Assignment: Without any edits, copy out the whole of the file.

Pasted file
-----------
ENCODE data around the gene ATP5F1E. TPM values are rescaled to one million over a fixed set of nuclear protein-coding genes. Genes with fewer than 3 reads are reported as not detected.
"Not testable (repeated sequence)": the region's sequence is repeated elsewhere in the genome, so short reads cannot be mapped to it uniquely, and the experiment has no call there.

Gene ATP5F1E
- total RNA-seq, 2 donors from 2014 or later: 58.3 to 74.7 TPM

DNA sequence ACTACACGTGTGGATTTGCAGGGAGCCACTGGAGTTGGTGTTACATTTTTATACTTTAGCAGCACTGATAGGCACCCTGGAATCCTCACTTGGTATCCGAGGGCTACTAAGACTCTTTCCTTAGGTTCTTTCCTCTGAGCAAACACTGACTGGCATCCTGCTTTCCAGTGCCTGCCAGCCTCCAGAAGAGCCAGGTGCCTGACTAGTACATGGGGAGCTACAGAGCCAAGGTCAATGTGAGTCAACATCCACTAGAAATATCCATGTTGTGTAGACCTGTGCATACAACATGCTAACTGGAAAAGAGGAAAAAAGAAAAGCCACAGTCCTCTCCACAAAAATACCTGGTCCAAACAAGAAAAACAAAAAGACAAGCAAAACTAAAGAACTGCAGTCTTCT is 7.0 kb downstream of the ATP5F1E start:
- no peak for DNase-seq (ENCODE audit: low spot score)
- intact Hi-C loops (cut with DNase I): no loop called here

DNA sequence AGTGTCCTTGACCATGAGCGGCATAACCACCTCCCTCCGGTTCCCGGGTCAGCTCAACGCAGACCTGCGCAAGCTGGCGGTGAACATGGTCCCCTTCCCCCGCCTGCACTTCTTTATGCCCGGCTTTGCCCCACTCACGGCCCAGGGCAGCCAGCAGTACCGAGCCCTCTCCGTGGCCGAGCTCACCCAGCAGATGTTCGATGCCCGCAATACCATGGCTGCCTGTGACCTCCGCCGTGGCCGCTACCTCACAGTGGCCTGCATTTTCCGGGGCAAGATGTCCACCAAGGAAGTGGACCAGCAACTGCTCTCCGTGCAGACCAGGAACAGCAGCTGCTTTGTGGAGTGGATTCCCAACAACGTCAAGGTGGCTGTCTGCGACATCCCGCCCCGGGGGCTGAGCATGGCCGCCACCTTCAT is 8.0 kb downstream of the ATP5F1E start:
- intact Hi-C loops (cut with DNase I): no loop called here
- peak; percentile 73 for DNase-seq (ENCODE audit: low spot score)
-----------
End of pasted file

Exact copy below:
ENCODE data around the gene ATP5F1E. TPM values are rescaled to one million over a fixed set of nuclear protein-coding genes. Genes with fewer than 3 reads are reported as not detected.
"Not testable (repeated sequence)": the region's sequence is repeated elsewhere in the genome, so short reads cannot be mapped to it uniquely, and the experiment has no call there.

Gene ATP5F1E
- total RNA-seq, 2 donors from 2014 or later: 58.3 to 74.7 TPM

DNA sequence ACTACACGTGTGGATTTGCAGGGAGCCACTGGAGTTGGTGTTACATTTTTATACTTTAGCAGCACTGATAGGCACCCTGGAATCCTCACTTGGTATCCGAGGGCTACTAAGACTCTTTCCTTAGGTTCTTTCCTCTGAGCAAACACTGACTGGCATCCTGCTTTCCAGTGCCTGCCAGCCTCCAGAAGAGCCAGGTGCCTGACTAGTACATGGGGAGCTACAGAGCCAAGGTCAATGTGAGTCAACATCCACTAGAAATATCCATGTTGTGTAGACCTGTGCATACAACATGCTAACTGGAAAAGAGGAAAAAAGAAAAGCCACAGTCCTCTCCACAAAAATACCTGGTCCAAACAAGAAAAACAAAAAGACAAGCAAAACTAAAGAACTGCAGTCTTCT is 7.0 kb downstream of the ATP5F1E start:
- no peak for DNase-seq (ENCODE audit: low spot score)
- intact Hi-C loops (cut with DNase I): no loop called here

DNA sequence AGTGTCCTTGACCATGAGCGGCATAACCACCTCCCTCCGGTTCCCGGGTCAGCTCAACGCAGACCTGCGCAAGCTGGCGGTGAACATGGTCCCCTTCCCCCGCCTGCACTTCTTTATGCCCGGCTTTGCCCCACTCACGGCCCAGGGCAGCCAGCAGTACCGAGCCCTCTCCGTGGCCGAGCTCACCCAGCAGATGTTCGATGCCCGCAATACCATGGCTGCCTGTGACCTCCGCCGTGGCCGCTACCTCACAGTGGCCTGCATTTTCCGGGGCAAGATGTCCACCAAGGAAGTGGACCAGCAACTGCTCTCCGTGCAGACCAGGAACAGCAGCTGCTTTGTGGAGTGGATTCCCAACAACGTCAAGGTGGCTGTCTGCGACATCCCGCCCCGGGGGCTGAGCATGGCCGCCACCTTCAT is 8.0 kb downstream of the ATP5F1E start:
- intact Hi-C loops (cut with DNase I): no loop called here
- peak; percentile 73 for DNase-seq (ENCODE audit: low spot score)